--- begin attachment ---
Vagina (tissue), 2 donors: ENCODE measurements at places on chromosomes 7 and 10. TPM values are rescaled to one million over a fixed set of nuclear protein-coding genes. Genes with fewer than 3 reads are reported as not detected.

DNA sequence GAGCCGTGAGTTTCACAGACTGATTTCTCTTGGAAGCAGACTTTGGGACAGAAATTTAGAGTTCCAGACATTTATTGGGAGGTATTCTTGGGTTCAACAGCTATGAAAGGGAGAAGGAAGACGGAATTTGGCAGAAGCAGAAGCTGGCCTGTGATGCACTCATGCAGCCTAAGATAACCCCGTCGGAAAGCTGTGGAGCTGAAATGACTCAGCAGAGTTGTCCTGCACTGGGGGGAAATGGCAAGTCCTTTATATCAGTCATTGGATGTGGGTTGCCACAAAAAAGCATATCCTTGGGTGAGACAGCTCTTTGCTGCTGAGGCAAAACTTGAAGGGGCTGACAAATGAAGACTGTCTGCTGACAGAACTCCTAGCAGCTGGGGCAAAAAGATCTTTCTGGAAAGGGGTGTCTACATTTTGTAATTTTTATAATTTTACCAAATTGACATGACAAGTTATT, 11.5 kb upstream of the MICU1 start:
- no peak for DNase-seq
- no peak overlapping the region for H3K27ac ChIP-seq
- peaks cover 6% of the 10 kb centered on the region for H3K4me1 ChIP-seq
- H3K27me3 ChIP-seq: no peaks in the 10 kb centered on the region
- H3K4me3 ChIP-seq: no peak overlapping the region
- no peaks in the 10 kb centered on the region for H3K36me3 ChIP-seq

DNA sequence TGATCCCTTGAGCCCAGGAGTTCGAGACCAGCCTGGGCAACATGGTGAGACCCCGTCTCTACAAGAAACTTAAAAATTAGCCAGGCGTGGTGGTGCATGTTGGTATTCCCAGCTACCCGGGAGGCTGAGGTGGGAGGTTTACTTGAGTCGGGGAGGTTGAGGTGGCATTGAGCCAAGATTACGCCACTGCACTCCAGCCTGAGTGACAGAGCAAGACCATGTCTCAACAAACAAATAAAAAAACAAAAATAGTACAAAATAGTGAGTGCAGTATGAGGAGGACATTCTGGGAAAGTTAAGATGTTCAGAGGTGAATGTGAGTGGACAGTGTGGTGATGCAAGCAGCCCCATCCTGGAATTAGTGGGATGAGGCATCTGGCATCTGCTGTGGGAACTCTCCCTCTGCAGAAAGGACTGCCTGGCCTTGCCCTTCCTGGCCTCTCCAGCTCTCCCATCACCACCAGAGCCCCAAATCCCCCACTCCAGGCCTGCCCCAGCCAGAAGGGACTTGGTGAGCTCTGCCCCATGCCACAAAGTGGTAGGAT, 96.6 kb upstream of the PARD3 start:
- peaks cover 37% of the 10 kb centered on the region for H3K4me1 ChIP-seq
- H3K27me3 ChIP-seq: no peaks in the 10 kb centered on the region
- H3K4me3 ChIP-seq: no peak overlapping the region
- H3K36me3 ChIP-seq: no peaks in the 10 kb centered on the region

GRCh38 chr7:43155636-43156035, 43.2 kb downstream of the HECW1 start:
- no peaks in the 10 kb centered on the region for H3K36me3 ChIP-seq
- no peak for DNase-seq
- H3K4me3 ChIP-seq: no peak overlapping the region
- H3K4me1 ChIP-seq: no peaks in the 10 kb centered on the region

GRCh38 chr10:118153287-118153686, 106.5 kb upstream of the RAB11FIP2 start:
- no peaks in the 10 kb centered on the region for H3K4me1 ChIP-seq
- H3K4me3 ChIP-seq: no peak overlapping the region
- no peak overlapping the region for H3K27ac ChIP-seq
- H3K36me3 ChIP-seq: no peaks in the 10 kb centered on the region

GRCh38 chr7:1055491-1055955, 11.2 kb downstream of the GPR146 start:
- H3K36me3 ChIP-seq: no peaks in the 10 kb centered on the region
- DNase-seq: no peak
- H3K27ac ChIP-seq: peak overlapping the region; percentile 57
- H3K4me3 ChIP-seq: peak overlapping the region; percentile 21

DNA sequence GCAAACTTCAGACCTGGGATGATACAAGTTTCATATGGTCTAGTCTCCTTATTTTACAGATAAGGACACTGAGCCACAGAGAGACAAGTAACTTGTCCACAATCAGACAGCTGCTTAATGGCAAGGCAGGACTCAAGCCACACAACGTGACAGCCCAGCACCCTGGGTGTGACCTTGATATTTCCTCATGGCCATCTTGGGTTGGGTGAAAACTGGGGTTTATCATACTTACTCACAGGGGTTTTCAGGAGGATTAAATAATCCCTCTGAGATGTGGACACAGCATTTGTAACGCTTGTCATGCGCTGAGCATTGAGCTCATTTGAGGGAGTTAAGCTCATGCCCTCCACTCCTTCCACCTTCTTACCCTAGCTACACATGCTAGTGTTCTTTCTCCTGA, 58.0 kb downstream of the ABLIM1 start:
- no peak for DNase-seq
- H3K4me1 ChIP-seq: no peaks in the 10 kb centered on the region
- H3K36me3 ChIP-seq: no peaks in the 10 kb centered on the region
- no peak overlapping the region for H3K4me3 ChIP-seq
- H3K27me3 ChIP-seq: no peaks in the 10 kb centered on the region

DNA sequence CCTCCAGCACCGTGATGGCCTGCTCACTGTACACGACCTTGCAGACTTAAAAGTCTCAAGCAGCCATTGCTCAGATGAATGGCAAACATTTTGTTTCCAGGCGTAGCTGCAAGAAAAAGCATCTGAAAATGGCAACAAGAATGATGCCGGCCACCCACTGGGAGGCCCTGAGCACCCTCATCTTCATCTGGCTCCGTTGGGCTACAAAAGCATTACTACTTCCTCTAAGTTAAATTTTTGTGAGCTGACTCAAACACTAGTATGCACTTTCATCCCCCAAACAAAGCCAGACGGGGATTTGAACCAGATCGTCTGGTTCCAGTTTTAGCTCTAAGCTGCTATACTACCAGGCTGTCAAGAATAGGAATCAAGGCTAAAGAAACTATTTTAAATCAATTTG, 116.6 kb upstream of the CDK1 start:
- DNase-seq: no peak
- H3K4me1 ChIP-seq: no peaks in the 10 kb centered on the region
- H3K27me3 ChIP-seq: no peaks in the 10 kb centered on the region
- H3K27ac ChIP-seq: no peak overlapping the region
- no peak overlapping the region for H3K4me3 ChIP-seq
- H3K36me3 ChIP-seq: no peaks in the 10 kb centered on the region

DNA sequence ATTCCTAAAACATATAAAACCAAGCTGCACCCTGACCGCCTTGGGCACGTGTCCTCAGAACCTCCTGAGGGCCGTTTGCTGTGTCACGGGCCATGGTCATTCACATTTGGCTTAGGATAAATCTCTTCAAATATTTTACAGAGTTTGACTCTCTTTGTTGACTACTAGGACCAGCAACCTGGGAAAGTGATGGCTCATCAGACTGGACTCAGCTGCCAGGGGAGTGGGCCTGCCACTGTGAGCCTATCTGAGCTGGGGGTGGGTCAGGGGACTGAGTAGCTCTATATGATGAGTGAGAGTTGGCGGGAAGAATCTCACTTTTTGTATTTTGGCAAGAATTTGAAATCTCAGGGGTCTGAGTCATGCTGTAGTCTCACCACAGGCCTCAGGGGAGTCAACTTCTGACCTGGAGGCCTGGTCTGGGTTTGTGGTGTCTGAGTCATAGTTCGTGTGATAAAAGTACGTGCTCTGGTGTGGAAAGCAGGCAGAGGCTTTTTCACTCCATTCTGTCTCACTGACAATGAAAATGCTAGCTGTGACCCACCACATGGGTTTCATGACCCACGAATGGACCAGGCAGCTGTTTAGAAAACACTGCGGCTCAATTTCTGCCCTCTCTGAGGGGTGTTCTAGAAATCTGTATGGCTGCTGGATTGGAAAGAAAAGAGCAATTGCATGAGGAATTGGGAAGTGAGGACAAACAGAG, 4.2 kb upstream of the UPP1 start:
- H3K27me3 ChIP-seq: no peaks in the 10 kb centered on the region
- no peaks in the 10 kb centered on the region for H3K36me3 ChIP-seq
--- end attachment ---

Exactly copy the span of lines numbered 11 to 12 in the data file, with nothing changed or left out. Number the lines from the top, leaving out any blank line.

- H3K27me3 ChIP-seq: no peaks in the 10 kb centered on the region
- H3K4me3 ChIP-seq: no peak overlapping the region